Cellular Broadband — Wireless broadband exploded in 2008, driven by the availability of technologies such as high-speed downlink packet access and high-speed uplink packet access, combined with attractive pricing from cellular operators. The performance of high-speed packet access (HSPA) provides a megabit or two of bandwidth in uplink and downlink directions, and often more. In many regions, HSPA provides adequate connectivity to replace Wi-Fi "hot spots," and the availability of mature chipsets enables organizations to purchase laptops with built-in cellular modules that provide superior performance to add-on cards or dongles.

Near Field Communication (NFC) — NFC provides a simple and secure way for handsets to communicate over distances of a centimeter or two. NFC is emerging as a leading standard for applications such as mobile payment, with successful trials conducted in several countries. It also has wider applications, such as "touch to exchange information" (for example, to transfer an image from a handset to a digital photo frame, or for a handset to pick up a virtual discount voucher). Gartner does not expect much of the NFC payment or other activities to become common, even by 2010, in mature markets, such as Western Europe and the U.S. NFC is likely to become important sooner in emerging markets, with some deployments starting by 2010.
Additional information is available in the Gartner report “Eight Mobile Technologies to Watch in 2009 and 2010.” The report is available on Gartner’s Web site at

Mr. Jones will provide additional analysis on the mobile and wireless scenario for 2009 and beyond at the Gartner Wireless & Mobile Summit taking place February 23-25 in Chicago. This Summit offers new concepts and best practices to increase ROI on wireless investment, insights on the future of wireless, and unbiased perspectives on devices, systems, integration and the latest trends. Gartner analysts and solution providers will help unravel the tangle of multiple generations of wireless technologies, evaluate new approaches to teleworking, assess the role of core technologies such as MIDs, RFID, and IP telephony and make sense of the looming platform battles for smartphones, and more. Additional information is available at Members of the media can register to attend the Summit by contacting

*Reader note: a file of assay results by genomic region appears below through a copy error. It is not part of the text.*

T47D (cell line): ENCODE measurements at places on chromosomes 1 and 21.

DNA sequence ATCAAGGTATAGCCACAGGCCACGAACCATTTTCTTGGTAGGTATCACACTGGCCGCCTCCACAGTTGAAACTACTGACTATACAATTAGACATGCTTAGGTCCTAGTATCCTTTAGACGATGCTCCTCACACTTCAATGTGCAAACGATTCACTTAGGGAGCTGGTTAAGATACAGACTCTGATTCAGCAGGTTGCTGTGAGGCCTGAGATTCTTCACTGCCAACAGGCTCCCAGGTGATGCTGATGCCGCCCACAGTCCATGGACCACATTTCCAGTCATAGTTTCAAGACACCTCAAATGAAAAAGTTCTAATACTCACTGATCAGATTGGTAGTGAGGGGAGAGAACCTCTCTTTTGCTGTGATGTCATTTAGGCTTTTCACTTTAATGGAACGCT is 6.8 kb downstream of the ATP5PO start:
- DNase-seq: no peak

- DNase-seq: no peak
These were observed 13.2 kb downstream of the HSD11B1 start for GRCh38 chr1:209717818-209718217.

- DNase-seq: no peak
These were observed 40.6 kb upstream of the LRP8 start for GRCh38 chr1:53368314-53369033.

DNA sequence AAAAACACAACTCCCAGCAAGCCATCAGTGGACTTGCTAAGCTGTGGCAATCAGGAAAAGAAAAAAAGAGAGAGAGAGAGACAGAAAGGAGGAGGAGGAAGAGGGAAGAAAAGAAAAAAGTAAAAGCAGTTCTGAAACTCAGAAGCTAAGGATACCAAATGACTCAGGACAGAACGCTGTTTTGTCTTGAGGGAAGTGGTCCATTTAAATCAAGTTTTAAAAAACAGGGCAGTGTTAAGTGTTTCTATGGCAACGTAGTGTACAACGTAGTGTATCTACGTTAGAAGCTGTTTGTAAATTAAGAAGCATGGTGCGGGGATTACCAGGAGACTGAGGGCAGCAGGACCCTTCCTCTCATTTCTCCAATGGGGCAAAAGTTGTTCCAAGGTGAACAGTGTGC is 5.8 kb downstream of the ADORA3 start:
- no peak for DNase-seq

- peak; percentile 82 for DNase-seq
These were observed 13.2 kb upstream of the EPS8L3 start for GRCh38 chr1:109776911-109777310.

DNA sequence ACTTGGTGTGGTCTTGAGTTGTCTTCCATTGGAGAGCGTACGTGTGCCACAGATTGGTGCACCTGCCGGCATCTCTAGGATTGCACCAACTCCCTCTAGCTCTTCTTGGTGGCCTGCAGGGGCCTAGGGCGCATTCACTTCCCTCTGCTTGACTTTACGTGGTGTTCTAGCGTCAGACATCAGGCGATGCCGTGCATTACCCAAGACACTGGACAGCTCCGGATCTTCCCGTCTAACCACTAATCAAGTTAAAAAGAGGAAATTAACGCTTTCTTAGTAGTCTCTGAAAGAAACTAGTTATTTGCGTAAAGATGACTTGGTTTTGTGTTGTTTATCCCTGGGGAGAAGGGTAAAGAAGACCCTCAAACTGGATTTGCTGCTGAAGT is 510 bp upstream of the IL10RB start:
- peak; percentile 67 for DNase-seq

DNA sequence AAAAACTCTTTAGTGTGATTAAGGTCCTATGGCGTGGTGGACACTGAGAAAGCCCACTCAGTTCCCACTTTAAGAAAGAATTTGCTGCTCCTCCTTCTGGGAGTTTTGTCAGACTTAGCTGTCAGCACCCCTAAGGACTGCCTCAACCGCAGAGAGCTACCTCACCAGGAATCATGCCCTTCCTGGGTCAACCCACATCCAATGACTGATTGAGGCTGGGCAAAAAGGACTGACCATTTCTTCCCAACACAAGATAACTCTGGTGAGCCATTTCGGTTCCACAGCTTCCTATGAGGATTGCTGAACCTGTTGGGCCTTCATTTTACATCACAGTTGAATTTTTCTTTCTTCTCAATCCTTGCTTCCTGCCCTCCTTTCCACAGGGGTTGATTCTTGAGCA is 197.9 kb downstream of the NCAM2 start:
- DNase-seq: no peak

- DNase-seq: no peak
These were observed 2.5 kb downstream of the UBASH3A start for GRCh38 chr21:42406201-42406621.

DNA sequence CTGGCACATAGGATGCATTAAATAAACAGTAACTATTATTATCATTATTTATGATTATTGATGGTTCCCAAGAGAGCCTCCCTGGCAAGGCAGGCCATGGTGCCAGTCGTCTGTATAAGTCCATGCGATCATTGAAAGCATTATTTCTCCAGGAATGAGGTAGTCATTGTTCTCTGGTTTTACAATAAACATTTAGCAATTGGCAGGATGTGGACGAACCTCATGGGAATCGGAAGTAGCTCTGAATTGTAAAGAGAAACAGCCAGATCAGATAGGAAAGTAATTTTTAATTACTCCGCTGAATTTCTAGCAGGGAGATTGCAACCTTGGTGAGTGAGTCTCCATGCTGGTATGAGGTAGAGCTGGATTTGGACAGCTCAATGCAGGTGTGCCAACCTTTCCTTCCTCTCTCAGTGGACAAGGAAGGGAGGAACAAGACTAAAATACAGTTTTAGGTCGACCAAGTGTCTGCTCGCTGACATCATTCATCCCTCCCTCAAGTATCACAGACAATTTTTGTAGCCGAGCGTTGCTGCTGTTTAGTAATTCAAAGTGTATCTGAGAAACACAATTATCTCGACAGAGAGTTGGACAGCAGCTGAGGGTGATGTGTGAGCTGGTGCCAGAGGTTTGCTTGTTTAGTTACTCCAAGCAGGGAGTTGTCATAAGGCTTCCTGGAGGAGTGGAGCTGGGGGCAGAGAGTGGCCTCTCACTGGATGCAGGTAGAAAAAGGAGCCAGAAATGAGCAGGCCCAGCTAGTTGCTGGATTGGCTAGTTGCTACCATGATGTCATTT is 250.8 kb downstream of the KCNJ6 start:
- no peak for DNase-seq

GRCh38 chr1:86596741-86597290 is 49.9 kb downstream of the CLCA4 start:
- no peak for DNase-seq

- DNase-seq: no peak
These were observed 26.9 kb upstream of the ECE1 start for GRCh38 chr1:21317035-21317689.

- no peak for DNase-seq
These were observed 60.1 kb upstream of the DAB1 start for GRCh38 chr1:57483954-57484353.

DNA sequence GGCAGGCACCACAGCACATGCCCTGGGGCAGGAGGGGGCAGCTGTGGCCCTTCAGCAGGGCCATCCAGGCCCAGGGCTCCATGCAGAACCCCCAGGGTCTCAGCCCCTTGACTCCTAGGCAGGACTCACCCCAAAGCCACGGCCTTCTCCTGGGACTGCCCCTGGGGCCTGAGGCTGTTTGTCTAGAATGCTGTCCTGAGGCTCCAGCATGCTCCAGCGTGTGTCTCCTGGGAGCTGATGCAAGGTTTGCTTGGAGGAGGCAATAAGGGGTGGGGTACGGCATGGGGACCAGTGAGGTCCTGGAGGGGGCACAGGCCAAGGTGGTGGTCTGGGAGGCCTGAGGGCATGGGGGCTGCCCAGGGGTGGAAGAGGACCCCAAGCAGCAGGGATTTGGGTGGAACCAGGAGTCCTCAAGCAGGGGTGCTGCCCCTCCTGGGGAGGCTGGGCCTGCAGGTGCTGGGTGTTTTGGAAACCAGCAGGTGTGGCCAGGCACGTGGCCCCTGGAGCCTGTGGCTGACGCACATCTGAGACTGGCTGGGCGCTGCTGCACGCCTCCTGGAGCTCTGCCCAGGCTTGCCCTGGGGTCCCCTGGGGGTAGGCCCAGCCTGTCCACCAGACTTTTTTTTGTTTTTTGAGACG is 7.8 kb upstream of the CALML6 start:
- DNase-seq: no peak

In Pursuit of Government Stimulus Dollars

While sales in technology have gotten off to a slow start this year, government spending may be the best hope for many in the communications industry. Federal spending by the US government is expected to be about $80.6 billion on information technology products and services this year, according to a December study released by Compass Intelligence. According to the report this is a 5.5% increase over last year. The report also noted that spending on software applications will be the fastest-growing segment, with an annual growth between 8.6% and 9.8%. Stephanie Atkinson, managing partner and principal analyst at Compass Intelligence offered the following tips when it comes to marketing to government agencies.

1. Register with the government. You can’t sell anything to a government entity without signing up in the Central Contractor Registration database ( But before you can do this, you’ll need a DUNS Number, a unique number assigned by Dun & Bradstreet Inc. Once you’re signed up, make your status known in e-mail marketing as well as paid search results. In fact, consider adding a new e-mail segment so you can disseminate government-specific deals and services.